WINDSOR, Conn., Nov. 16, 2016—A new LIMRA study finds only 56 percent of American women have life insurance coverage. This represents a one percentage point decline from 2010 and remains well below men’s life insurance ownership rate of 62 percent.
“Our research has consistently found that women are less likely to have life insurance coverage than men,” said James Scanlon, research director, LIMRA Insurance Research. “But in today’s economy more American families rely on women’s income and resources to be financially secure. According to Pew Research, 60 percent of today’s households with children under 18 are dual-income compared to just 25 percent in 19601. The fact that fewer women have any coverage at all and often times are well under-insured leaves many American families at risk if they should die prematurely.”
A positive trend the study, Life Insurance Ownership in Focus, U.S. Person-Level Trends: 2016, highlights is the amount of coverage women purchase has increased nearly 21 percent since 2010. Unfortunately, it isn’t enough as they still continue to trail behind men’s coverage ($206,357 – men; $160,782 – women).
The study also shows more women now recognize their current life insurance coverage wouldn’t be sufficient for their families if they were to die. In 2016, 49 percent of women say they need more life insurance coverage. Despite believing they are under-insured, few say they will actually increase their coverage within the next 12 months. According to the research, only 44 percent of women say they plan to buy more life insurance within the next 12 months.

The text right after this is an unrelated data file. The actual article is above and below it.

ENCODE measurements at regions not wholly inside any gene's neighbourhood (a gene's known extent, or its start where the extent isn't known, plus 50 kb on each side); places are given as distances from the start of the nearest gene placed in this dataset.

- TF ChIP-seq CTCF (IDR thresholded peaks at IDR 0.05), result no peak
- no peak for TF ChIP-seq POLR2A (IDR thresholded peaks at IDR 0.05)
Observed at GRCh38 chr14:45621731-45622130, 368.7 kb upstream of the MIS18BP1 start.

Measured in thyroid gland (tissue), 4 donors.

One of the top reasons women give for not purchasing the life insurance coverage they need is a lack of affordability. However, financial professionals can dispel this concern. Since prior LIMRA research found people often overestimate the cost of life insurance, financial professionals can conduct a needs analysis and provide a realistic costs estimate.
“Effectively connecting with women and men require different approaches,” noted Scanlon. “While both sexes are positively influenced by the trust they have in their financial professional, prior LIMRA research finds women tend to be more deliberate than men when making the decision to buy life insurance. Women are inclined to put more weight on an advisor’s soft skills than men. A financial professional who takes the time to listen, educate and explain products and how they fit into a buyer’s overall financial strategy will likely be more successful selling to women.”
The 2016 U.S. Ownership study surveyed more than 4,000 American households in the first quarter of 2016. The results are weighted to represent U.S. population.